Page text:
The Guardian have wittily come up with some new buzzwords for the year ahead. My favourites are…

Indignitaries: Armies of people whose lives have become so dormant they can be emobilised (summoned online) to take retrospective offence, normally on behalf of someone else, at pretty much anything that happens or is said on the BBC.

Fiscalamity: As in “we’re heading for a fiscalamity”, the final words from Mervyn King’s emotional speech on the day in 2012 when the money finally runs out and the Bank of England is forced to auction off all national treasures. North Korea snaps up Lady Thatcher, Dame Judi Dench is bought by China, but, at the 11th hour, David Attenborough is found to be covered by the Antarctic treaty and made available to everyone for peaceful and scientific purposes.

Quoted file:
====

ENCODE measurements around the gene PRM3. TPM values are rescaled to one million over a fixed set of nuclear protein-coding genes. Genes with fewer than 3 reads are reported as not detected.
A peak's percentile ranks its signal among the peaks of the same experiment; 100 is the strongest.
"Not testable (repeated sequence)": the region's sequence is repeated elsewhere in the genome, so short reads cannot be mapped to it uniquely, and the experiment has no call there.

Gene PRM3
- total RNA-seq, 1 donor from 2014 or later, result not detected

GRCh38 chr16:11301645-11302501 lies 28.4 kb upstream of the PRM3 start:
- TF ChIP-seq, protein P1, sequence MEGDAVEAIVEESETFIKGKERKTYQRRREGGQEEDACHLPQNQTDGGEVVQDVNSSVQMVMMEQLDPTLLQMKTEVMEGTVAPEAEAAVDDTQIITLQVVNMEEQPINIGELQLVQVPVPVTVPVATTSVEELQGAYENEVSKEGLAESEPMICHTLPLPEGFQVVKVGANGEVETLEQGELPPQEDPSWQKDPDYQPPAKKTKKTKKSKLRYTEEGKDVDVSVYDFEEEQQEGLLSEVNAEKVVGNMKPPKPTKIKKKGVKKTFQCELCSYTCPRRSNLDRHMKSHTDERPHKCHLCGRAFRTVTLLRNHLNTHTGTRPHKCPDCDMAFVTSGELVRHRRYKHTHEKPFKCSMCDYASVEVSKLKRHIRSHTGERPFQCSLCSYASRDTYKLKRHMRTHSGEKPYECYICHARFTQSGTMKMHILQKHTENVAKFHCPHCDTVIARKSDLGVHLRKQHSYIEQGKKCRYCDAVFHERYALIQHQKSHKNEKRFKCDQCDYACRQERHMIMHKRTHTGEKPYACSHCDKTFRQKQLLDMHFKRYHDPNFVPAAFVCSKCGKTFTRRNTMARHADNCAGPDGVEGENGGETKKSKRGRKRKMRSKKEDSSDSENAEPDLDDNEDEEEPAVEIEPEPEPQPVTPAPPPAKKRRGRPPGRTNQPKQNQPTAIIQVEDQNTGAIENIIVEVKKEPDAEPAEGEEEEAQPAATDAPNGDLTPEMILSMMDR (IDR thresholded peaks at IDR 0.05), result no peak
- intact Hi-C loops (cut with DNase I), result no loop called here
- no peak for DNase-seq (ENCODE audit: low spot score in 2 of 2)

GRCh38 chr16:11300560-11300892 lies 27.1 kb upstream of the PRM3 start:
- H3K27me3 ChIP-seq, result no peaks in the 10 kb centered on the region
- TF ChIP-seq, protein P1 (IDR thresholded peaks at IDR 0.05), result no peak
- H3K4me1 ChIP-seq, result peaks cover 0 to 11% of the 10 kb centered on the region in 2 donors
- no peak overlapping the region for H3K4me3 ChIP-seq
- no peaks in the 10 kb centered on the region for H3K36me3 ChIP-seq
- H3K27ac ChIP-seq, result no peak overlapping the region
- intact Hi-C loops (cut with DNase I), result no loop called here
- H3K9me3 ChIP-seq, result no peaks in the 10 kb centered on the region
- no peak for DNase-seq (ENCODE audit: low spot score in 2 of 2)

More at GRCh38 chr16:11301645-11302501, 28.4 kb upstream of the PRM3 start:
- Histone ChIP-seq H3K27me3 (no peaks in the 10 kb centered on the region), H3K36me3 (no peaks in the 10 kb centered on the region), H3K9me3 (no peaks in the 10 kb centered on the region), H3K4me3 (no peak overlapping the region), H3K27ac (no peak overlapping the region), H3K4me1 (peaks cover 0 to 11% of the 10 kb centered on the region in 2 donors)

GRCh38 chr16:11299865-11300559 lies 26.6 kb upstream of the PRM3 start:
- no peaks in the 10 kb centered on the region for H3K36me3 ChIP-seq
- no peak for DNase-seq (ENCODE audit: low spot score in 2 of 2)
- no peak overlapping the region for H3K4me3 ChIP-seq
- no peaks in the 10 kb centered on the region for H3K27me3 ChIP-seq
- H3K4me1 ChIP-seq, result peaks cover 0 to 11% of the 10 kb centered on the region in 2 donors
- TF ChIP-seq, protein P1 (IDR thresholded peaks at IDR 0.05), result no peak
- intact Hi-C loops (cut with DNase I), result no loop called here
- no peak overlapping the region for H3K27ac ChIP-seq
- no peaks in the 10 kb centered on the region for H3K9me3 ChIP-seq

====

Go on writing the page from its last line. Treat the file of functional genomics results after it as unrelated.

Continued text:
On Twitter recently, someone used the new abbreviation HNY (ie happy new year); I can’t decide if that’s brilliance prompted by the restricted character limit and a valid addition to the modern lexicon of initialisms, or just damn lazy.

Nevertheless, these instances are evidence of the rich texture and variety of English, and add to its existing two million or so words (depending on how you count: David Crystal‘s illuminating book The English Language – crimbo present, cheers bro! – gives no definite answers).

It certainly makes me glad that our language is still playful, flexible and growing, so here’s to a wordy 2012!